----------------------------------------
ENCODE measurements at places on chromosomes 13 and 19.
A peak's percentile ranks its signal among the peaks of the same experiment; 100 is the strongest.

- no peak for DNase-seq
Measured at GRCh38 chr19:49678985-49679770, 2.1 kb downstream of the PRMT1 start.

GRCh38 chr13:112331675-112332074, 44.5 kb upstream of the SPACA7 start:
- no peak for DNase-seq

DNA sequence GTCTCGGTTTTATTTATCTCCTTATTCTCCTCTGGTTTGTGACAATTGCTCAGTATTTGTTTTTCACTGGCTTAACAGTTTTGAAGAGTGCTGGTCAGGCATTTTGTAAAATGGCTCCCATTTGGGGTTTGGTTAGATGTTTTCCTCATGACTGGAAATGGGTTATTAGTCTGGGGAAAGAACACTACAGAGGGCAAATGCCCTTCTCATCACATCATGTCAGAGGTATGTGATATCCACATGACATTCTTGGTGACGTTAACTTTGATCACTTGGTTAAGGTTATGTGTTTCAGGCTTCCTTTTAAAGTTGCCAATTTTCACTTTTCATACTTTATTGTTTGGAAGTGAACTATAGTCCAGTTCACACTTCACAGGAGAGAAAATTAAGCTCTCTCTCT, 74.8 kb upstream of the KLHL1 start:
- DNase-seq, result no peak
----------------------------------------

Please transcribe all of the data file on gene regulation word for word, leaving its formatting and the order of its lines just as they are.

ENCODE measurements at places on chromosomes 13 and 19.
A peak's percentile ranks its signal among the peaks of the same experiment; 100 is the strongest.

- no peak for DNase-seq
Measured at GRCh38 chr19:49678985-49679770, 2.1 kb downstream of the PRMT1 start.

GRCh38 chr13:112331675-112332074, 44.5 kb upstream of the SPACA7 start:
- no peak for DNase-seq

DNA sequence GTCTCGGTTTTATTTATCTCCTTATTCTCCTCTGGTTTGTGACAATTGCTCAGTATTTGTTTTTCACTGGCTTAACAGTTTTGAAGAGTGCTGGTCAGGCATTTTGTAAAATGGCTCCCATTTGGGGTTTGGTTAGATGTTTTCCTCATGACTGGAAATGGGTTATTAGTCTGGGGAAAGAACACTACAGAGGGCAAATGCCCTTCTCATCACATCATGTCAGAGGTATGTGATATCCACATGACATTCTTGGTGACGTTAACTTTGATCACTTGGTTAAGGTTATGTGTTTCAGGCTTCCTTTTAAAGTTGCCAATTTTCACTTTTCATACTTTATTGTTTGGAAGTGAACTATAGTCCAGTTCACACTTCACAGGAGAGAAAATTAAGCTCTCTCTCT, 74.8 kb upstream of the KLHL1 start:
- DNase-seq, result no peak